The purpose of hyphens and dashes and, indeed, virtually all punctuation and other printing conventions is not generally to add meaning but rather to make parsing the existing meaning faster, easier, and/or more pleasant.
So you could write
I am expecting to fill two interview slots—one from 12:30–1:00 p.m. and another from 2:30–3:00 p.m.—for the secretary-treasurer position.
using all one symbol:
I am expecting to fill two interview slots-one from 12:30-1:00 p.m. and another from 2:30-3:00 p.m.-for the secretary-treasurer position.
But the former is, to me, at least a little bit easier on the eyes and a little bit easier to comprehend on the first pass.
Note that even conventions like different cases of letters, or spaces between words, are not an inherent feature of written language (see Wikipedia). Obviously, even the second sentence above is significantly easier to understand than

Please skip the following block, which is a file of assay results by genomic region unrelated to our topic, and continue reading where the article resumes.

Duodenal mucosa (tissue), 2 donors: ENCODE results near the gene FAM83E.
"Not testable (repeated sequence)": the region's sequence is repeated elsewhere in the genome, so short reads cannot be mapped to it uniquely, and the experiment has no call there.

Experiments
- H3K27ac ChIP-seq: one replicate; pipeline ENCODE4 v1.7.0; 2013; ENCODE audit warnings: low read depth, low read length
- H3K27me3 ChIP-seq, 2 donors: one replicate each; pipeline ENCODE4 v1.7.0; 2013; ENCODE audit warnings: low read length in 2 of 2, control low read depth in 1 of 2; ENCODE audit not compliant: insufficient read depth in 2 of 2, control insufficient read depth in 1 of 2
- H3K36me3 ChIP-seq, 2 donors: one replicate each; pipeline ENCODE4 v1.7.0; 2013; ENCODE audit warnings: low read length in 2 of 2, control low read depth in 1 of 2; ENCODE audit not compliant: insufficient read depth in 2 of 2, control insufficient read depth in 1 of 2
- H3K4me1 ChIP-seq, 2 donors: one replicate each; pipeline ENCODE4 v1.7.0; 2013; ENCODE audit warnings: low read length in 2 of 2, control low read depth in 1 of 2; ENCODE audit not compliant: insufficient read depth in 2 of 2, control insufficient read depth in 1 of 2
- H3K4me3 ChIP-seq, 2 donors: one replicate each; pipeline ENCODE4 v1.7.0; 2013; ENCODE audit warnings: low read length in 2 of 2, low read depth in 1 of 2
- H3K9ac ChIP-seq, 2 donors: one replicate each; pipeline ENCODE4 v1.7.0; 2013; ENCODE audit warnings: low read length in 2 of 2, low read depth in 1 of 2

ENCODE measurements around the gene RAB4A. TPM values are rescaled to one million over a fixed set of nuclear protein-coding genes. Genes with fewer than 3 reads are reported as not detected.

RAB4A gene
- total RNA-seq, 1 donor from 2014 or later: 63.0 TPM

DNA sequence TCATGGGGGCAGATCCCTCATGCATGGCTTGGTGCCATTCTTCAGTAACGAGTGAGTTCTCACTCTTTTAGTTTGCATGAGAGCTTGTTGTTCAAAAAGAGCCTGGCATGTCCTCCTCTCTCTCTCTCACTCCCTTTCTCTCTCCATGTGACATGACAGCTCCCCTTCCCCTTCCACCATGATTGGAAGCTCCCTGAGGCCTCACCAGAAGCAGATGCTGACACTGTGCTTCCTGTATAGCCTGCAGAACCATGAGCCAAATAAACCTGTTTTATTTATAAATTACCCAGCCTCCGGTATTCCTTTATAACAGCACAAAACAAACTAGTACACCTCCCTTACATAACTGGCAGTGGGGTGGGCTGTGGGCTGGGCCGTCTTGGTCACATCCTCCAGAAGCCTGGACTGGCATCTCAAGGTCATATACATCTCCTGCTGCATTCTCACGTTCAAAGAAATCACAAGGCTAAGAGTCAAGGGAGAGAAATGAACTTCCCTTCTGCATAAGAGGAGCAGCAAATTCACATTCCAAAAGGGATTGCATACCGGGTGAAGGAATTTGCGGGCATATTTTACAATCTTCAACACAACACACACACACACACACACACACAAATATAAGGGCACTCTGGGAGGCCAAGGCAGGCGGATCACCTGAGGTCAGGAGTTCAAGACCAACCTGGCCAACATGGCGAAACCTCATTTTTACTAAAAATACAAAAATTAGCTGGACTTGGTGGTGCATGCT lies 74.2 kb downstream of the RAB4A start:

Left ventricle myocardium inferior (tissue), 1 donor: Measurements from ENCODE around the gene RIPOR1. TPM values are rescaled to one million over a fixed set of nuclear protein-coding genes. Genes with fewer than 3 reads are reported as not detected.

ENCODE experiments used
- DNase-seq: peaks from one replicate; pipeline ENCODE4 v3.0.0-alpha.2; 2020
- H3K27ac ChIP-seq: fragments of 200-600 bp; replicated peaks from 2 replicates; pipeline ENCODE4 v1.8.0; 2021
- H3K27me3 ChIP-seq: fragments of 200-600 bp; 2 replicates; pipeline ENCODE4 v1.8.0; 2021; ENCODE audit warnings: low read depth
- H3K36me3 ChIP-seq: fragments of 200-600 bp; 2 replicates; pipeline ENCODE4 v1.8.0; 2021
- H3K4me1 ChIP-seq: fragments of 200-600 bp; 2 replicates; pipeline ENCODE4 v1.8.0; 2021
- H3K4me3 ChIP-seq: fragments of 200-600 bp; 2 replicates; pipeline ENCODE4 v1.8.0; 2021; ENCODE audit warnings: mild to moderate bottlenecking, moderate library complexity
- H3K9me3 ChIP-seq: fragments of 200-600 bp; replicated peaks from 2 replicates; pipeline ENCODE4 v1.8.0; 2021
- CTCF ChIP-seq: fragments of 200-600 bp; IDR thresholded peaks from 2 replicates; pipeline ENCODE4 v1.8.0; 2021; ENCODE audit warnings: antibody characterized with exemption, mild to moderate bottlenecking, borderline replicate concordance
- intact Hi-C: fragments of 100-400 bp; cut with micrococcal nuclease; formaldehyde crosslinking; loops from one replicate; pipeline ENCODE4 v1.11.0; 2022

but even that can be deciphered based on contextual clues.
Of course, there are a myriad of other printing conventions that professional typesetters use to make reading a more seamless and enjoyable experience, that we don't attempt to duplicate in everyday communications (for example, customized kerning, or adjusting the space between letters, just to name one of the most basic). And it is possible to make substitutions for most dashes and hyphens; this is largely a matter of style and personal preference. For example:
I am expecting to fill two interview slots (one from twelve-thirty to one in the afternoon, and another from two-thirty to three) for the combined secretary and treasurer position.
However, most of us would like the option to use some aspects of the first example, so hyphens and dashes are probably not going away anytime soon.
Bottom line, if the extra keystrokes required for various dashes is really bothersome to you, you can leave them out; you can either use extra hyphens to approximate them, or substitute other punctuation or extra words to clarify your meaning (or live with the possibility of ambiguity and re-reading on the part of your audience). However, keeping them in your writing toolbox will give you more options for writing sentences clearly and concisely.